For starters the humidity in which you bring is suffocating and you spare no leftovers unspoiled mere hours after you’re finished cooking. My house is forever a sand pit for the mud, which is unavoidably tracked in by even the most careful of travelers, covers everything. Don’t even get me started on my grubby, muddy dog that is constantly running in and out of my house enduring muddy floors for the next 6 months. Oh! Six months, rainy season, is too long. Do you hate us so that you must darken our skies and flood our houses for half a year? You are a cruel, cruel companion. Work halts upon your foreboding appearance. What was once a joyous lifestyle of meetings, programs and general gallivanting about the village turns into a dismal life of being trapped indoors or huddled around fires trying to stay dry. Speaking of dry, nothing ever is when you’re around. Laundry takes days to dry and then upon reaching for it later to wear I find them once again damp purely from the intense, inescapable humidity. There is no running. There is no hiding. There are no tricks to play or tools to use. Everything is wet. You are like King Midas, except instead of turning everything you touch into gold it turns to mold. My clothes, my books, even my walls cannot escape the mildew that creeps up from the depths of your black and soggy soul. You are the pied piper of everything creepy and crawly. I am on high alert for bot flies, scorpion spiders and armies of ants trying to infest my home. The unbelievable amount of mosquitoes you bring has me constantly covered in bug bites. My scratches and scrapes are far more prone to infections and my allergies, oh the allergies, are the absolute worst. You really know how to kick a girl when she’s down with constant attacks on my sinuses bad enough to cause worry from my neighbors because I haven’t been able to stop sneezing for what seems like the past 7 hours. Rainy season, you bring about dark times. With no sun means no way of charging a goddamn thing. I burn through candles like Zambians burn through Tiger batteries for you will not allow me the simple courtesy of charging my solar light. The backs of all my shirts are stained with the splattering of mud kicked up by my bike tire. I have wiped out of slick mud too many times to admit to; though it always seems to happen in front of a large group of Zambians, who immediately take delight in my suffering and humiliation. See rainy season, you’ve even turned us against each other. How dare you mask you evils and your terror with beautiful giant mushrooms and delicious avocados for if I have to trudge through that filthy, muddy, disgusting Solwezi bus station one more time I might just lose it.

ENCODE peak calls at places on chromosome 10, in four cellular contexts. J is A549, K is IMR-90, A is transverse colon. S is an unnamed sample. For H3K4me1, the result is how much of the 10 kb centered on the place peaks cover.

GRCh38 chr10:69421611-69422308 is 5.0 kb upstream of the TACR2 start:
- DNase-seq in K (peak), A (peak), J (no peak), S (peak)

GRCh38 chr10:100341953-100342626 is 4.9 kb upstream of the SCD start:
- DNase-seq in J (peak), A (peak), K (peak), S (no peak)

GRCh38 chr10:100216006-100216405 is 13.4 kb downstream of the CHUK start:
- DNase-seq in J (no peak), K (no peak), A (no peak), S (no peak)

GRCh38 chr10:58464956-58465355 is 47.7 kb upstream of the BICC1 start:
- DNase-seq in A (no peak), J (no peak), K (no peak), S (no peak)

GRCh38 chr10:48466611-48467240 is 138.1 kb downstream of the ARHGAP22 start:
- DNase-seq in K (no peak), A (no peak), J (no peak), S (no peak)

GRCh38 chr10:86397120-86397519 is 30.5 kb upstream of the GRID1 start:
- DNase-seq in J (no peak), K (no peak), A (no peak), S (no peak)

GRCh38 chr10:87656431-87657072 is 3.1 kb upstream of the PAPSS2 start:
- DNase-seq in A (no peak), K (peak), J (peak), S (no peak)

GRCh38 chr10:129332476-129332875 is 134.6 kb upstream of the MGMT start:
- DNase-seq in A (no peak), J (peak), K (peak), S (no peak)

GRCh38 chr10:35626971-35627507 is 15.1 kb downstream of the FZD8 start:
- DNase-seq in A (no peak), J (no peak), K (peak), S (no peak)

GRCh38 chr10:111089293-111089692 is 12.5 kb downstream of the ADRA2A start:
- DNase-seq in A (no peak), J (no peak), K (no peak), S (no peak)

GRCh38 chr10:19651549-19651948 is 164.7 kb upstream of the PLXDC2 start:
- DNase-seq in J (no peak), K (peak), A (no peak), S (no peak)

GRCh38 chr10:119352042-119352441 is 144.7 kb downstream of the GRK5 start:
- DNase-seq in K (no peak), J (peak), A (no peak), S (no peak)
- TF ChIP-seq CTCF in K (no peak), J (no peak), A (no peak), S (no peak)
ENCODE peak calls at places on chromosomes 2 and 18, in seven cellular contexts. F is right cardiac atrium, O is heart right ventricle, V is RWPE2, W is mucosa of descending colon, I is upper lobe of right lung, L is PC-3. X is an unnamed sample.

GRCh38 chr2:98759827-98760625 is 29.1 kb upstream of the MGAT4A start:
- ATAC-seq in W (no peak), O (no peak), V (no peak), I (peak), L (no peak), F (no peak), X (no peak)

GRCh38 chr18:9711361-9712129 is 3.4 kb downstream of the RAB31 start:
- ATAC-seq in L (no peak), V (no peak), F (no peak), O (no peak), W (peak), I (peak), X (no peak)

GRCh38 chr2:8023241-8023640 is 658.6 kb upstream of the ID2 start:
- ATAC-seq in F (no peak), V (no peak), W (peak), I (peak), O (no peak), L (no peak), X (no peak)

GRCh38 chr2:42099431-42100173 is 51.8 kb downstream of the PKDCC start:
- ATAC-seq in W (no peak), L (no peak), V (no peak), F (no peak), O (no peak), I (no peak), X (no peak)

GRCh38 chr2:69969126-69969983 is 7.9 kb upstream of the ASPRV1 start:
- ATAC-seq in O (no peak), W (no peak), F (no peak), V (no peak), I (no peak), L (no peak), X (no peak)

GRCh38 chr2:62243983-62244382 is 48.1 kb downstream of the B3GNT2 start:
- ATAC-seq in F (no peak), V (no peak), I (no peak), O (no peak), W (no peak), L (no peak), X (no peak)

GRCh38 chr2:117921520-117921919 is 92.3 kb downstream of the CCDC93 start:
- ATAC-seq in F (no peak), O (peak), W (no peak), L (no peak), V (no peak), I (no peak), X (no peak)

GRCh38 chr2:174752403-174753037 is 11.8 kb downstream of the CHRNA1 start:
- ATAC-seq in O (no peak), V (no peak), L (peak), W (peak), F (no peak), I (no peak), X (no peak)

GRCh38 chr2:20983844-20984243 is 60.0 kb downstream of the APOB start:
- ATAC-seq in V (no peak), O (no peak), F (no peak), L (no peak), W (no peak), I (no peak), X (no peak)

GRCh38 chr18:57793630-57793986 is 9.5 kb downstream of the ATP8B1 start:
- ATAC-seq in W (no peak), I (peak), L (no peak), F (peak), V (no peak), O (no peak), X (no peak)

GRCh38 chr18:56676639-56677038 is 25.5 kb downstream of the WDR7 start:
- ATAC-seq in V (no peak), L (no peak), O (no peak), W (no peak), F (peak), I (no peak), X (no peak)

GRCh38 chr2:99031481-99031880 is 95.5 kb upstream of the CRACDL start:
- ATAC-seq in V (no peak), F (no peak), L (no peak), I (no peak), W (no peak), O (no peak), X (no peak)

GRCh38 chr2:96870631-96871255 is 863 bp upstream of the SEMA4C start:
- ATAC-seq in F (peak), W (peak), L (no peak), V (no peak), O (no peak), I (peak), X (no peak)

You are, however, a badass. I’ll give you that. You are relentless and give zero fucks. I respect that. And although I respect you, that doesn’t mean I have to like you. So, dearest rainy season, you’ve given me no choice. You are forever banished from goodwill and now have a permanent place on my shit-list; right in between men who cat call from cars and people who throw their pets birthday parties.

Sincerely,

Katie Otañez

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Living Off The Grid